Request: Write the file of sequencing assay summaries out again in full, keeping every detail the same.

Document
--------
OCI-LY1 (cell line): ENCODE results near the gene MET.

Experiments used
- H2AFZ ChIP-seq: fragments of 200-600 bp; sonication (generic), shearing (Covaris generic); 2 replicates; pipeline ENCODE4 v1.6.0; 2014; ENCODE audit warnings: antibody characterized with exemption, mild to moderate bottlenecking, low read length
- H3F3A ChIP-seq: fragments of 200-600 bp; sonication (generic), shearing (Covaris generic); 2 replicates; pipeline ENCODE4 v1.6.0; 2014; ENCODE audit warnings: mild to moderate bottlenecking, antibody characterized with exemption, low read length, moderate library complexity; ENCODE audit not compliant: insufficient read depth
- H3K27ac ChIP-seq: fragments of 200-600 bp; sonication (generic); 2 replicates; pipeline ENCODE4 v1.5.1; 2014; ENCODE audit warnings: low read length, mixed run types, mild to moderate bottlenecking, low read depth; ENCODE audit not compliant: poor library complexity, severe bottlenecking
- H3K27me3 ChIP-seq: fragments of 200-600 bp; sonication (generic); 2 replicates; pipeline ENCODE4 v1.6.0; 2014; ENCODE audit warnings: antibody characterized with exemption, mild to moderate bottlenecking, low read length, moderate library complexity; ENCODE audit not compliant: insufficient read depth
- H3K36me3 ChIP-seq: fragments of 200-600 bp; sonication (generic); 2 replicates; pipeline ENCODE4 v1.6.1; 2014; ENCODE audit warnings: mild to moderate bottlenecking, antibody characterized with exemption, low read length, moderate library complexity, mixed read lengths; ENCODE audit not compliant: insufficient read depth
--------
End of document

OCI-LY1 (cell line): ENCODE results near the gene MET.

Experiments used
- H2AFZ ChIP-seq: fragments of 200-600 bp; sonication (generic), shearing (Covaris generic); 2 replicates; pipeline ENCODE4 v1.6.0; 2014; ENCODE audit warnings: antibody characterized with exemption, mild to moderate bottlenecking, low read length
- H3F3A ChIP-seq: fragments of 200-600 bp; sonication (generic), shearing (Covaris generic); 2 replicates; pipeline ENCODE4 v1.6.0; 2014; ENCODE audit warnings: mild to moderate bottlenecking, antibody characterized with exemption, low read length, moderate library complexity; ENCODE audit not compliant: insufficient read depth
- H3K27ac ChIP-seq: fragments of 200-600 bp; sonication (generic); 2 replicates; pipeline ENCODE4 v1.5.1; 2014; ENCODE audit warnings: low read length, mixed run types, mild to moderate bottlenecking, low read depth; ENCODE audit not compliant: poor library complexity, severe bottlenecking
- H3K27me3 ChIP-seq: fragments of 200-600 bp; sonication (generic); 2 replicates; pipeline ENCODE4 v1.6.0; 2014; ENCODE audit warnings: antibody characterized with exemption, mild to moderate bottlenecking, low read length, moderate library complexity; ENCODE audit not compliant: insufficient read depth
- H3K36me3 ChIP-seq: fragments of 200-600 bp; sonication (generic); 2 replicates; pipeline ENCODE4 v1.6.1; 2014; ENCODE audit warnings: mild to moderate bottlenecking, antibody characterized with exemption, low read length, moderate library complexity, mixed read lengths; ENCODE audit not compliant: insufficient read depth